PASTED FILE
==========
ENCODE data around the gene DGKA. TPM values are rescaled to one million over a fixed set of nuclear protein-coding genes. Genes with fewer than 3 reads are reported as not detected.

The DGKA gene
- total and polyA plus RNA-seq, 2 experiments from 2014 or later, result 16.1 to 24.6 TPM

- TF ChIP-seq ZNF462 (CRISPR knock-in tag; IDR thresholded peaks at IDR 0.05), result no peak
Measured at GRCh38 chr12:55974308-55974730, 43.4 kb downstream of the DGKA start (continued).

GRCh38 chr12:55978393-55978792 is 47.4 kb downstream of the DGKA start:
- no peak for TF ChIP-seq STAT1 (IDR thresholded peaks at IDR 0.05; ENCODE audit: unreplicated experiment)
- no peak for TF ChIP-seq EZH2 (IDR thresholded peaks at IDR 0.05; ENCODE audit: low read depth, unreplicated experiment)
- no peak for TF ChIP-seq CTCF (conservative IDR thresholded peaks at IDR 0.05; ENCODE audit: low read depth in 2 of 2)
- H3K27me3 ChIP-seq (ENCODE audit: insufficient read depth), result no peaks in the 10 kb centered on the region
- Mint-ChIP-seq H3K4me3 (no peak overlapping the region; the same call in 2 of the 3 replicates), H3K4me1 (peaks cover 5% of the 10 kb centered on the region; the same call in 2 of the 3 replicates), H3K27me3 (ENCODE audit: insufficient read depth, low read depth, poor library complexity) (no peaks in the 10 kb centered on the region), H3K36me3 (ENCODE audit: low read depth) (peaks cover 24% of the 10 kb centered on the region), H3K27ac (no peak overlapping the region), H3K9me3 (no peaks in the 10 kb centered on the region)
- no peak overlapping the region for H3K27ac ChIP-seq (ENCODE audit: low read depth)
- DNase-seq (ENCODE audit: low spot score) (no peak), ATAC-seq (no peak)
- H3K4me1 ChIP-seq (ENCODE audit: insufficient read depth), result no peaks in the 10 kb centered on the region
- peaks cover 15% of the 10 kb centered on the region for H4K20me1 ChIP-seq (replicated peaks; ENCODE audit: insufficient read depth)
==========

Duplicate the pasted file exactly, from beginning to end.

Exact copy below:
ENCODE data around the gene DGKA. TPM values are rescaled to one million over a fixed set of nuclear protein-coding genes. Genes with fewer than 3 reads are reported as not detected.

The DGKA gene
- total and polyA plus RNA-seq, 2 experiments from 2014 or later, result 16.1 to 24.6 TPM

- TF ChIP-seq ZNF462 (CRISPR knock-in tag; IDR thresholded peaks at IDR 0.05), result no peak
Measured at GRCh38 chr12:55974308-55974730, 43.4 kb downstream of the DGKA start (continued).

GRCh38 chr12:55978393-55978792 is 47.4 kb downstream of the DGKA start:
- no peak for TF ChIP-seq STAT1 (IDR thresholded peaks at IDR 0.05; ENCODE audit: unreplicated experiment)
- no peak for TF ChIP-seq EZH2 (IDR thresholded peaks at IDR 0.05; ENCODE audit: low read depth, unreplicated experiment)
- no peak for TF ChIP-seq CTCF (conservative IDR thresholded peaks at IDR 0.05; ENCODE audit: low read depth in 2 of 2)
- H3K27me3 ChIP-seq (ENCODE audit: insufficient read depth), result no peaks in the 10 kb centered on the region
- Mint-ChIP-seq H3K4me3 (no peak overlapping the region; the same call in 2 of the 3 replicates), H3K4me1 (peaks cover 5% of the 10 kb centered on the region; the same call in 2 of the 3 replicates), H3K27me3 (ENCODE audit: insufficient read depth, low read depth, poor library complexity) (no peaks in the 10 kb centered on the region), H3K36me3 (ENCODE audit: low read depth) (peaks cover 24% of the 10 kb centered on the region), H3K27ac (no peak overlapping the region), H3K9me3 (no peaks in the 10 kb centered on the region)
- no peak overlapping the region for H3K27ac ChIP-seq (ENCODE audit: low read depth)
- DNase-seq (ENCODE audit: low spot score) (no peak), ATAC-seq (no peak)
- H3K4me1 ChIP-seq (ENCODE audit: insufficient read depth), result no peaks in the 10 kb centered on the region
- peaks cover 15% of the 10 kb centered on the region for H4K20me1 ChIP-seq (replicated peaks; ENCODE audit: insufficient read depth)